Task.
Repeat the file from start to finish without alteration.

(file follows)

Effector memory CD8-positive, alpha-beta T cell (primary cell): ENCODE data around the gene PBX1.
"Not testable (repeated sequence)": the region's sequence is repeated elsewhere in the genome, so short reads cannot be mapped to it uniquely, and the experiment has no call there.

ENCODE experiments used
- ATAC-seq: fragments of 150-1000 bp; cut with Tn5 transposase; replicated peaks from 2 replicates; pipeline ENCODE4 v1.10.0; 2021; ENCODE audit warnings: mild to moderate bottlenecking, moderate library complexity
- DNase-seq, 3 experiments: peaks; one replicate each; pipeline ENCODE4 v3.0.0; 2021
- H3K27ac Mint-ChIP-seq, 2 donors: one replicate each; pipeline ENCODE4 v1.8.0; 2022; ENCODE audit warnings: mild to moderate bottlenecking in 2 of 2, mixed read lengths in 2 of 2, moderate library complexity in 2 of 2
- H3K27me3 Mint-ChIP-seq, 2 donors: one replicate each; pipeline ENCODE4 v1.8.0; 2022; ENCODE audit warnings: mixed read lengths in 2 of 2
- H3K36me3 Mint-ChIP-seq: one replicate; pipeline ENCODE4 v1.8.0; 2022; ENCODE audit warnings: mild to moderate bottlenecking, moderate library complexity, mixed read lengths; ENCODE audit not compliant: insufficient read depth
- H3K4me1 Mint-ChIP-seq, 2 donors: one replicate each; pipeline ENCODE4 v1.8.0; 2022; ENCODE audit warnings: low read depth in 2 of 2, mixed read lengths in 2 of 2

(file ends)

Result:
Effector memory CD8-positive, alpha-beta T cell (primary cell): ENCODE data around the gene PBX1.
"Not testable (repeated sequence)": the region's sequence is repeated elsewhere in the genome, so short reads cannot be mapped to it uniquely, and the experiment has no call there.

ENCODE experiments used
- ATAC-seq: fragments of 150-1000 bp; cut with Tn5 transposase; replicated peaks from 2 replicates; pipeline ENCODE4 v1.10.0; 2021; ENCODE audit warnings: mild to moderate bottlenecking, moderate library complexity
- DNase-seq, 3 experiments: peaks; one replicate each; pipeline ENCODE4 v3.0.0; 2021
- H3K27ac Mint-ChIP-seq, 2 donors: one replicate each; pipeline ENCODE4 v1.8.0; 2022; ENCODE audit warnings: mild to moderate bottlenecking in 2 of 2, mixed read lengths in 2 of 2, moderate library complexity in 2 of 2
- H3K27me3 Mint-ChIP-seq, 2 donors: one replicate each; pipeline ENCODE4 v1.8.0; 2022; ENCODE audit warnings: mixed read lengths in 2 of 2
- H3K36me3 Mint-ChIP-seq: one replicate; pipeline ENCODE4 v1.8.0; 2022; ENCODE audit warnings: mild to moderate bottlenecking, moderate library complexity, mixed read lengths; ENCODE audit not compliant: insufficient read depth
- H3K4me1 Mint-ChIP-seq, 2 donors: one replicate each; pipeline ENCODE4 v1.8.0; 2022; ENCODE audit warnings: low read depth in 2 of 2, mixed read lengths in 2 of 2